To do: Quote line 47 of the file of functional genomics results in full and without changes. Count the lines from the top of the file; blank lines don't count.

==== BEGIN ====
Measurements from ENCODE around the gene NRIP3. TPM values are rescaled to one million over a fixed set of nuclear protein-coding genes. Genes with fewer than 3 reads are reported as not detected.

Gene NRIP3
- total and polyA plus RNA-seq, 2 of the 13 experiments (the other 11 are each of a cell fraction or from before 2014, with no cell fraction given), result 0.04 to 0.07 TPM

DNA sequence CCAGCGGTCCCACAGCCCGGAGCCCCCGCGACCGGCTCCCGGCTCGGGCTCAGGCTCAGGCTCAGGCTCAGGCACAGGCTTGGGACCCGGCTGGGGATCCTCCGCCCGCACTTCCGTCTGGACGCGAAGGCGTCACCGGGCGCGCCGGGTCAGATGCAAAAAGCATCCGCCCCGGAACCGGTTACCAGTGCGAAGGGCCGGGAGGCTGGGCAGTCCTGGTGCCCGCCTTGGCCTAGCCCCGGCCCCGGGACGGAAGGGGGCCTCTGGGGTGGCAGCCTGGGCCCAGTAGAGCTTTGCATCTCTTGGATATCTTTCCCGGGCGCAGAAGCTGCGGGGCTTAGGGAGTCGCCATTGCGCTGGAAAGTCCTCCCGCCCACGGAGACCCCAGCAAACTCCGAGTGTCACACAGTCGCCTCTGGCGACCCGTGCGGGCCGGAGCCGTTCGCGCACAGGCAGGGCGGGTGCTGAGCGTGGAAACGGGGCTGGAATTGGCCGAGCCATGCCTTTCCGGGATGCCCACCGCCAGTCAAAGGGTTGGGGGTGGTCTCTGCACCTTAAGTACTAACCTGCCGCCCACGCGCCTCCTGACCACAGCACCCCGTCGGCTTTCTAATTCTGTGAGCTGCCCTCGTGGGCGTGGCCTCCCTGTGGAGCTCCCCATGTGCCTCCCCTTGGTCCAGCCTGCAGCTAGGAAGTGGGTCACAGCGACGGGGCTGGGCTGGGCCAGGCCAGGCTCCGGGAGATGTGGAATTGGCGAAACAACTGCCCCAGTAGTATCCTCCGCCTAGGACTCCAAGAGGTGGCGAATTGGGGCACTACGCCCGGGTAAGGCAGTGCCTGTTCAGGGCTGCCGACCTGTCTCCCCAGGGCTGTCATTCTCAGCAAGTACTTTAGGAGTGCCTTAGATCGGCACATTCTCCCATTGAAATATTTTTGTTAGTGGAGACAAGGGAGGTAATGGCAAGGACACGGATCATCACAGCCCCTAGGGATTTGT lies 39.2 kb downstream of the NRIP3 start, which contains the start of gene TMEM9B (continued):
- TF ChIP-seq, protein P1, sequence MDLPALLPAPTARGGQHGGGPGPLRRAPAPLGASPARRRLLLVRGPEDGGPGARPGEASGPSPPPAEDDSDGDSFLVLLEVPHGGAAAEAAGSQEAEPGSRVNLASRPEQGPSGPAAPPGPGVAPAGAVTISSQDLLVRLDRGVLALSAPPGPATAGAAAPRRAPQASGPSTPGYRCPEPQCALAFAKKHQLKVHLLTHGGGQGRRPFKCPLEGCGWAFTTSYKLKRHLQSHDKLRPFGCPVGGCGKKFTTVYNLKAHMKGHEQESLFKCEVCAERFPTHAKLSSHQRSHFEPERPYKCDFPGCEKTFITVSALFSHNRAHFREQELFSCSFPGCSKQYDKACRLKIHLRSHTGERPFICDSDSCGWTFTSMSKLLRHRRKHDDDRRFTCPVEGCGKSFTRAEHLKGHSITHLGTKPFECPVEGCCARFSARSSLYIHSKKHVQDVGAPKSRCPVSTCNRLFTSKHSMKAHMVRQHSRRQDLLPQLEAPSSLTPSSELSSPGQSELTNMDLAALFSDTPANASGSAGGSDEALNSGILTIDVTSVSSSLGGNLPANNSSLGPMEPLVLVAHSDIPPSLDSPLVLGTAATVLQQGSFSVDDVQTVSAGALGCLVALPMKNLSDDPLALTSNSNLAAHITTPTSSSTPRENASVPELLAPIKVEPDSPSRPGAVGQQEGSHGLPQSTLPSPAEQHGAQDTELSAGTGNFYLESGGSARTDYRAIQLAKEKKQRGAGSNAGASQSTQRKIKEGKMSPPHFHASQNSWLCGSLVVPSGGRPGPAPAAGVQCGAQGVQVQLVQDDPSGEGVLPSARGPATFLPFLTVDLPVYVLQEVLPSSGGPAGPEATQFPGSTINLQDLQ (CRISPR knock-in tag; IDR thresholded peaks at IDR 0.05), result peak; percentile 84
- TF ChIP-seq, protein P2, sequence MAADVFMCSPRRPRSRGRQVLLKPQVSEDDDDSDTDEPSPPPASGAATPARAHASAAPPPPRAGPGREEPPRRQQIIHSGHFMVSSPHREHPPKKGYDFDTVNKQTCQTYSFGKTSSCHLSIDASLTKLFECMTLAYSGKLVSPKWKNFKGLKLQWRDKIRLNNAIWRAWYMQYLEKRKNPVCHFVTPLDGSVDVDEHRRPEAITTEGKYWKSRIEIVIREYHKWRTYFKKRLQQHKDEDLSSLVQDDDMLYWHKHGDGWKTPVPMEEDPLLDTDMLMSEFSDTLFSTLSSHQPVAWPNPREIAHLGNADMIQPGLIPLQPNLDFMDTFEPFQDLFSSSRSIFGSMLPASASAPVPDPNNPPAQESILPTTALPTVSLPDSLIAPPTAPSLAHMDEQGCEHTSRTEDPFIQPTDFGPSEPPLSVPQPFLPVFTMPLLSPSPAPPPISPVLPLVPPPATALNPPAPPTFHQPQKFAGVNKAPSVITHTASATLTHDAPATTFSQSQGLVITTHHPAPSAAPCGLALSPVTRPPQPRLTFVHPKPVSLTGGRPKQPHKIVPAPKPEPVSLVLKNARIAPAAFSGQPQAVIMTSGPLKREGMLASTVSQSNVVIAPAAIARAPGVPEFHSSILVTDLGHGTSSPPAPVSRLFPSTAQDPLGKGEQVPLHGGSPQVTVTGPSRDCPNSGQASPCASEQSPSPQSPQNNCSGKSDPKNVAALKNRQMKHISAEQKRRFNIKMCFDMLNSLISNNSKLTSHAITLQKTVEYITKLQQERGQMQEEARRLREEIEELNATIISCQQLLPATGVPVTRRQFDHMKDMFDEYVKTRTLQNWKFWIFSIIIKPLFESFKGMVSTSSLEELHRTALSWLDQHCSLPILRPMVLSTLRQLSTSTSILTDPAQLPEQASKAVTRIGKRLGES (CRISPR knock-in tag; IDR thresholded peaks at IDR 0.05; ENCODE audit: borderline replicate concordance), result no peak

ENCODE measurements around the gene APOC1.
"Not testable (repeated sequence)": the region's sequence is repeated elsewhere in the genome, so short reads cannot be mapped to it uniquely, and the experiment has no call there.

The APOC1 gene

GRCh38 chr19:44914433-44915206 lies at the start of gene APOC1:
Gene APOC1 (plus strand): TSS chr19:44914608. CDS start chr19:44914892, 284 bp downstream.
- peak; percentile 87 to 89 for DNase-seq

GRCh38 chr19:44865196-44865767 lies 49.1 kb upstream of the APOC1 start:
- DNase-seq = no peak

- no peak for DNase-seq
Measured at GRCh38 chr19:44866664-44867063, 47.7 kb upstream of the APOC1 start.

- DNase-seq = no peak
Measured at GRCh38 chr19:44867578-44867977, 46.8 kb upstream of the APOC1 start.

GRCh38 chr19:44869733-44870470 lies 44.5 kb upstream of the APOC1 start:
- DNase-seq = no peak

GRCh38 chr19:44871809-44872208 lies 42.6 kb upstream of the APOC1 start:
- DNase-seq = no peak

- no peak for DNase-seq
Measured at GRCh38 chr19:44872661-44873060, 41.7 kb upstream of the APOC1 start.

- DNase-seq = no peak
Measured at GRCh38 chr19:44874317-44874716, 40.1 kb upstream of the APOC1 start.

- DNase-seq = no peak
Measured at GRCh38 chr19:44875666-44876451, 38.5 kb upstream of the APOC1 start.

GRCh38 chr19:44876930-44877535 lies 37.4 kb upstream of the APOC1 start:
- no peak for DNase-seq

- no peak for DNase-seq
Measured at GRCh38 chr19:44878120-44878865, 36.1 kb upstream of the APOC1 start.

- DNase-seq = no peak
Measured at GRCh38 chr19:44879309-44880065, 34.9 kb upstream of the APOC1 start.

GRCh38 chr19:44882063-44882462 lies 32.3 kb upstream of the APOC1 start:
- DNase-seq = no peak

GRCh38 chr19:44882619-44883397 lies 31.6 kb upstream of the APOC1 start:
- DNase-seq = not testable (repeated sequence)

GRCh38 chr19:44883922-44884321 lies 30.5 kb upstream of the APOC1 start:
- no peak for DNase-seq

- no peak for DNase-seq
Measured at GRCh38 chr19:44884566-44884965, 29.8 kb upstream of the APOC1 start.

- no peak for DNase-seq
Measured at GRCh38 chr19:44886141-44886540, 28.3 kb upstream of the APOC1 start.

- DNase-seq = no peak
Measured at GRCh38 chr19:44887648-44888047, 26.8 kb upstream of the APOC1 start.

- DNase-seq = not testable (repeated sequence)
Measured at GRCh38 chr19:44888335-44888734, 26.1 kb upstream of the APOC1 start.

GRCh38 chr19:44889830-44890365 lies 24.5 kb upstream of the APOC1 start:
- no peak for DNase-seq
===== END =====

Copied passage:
- DNase-seq = not testable (repeated sequence)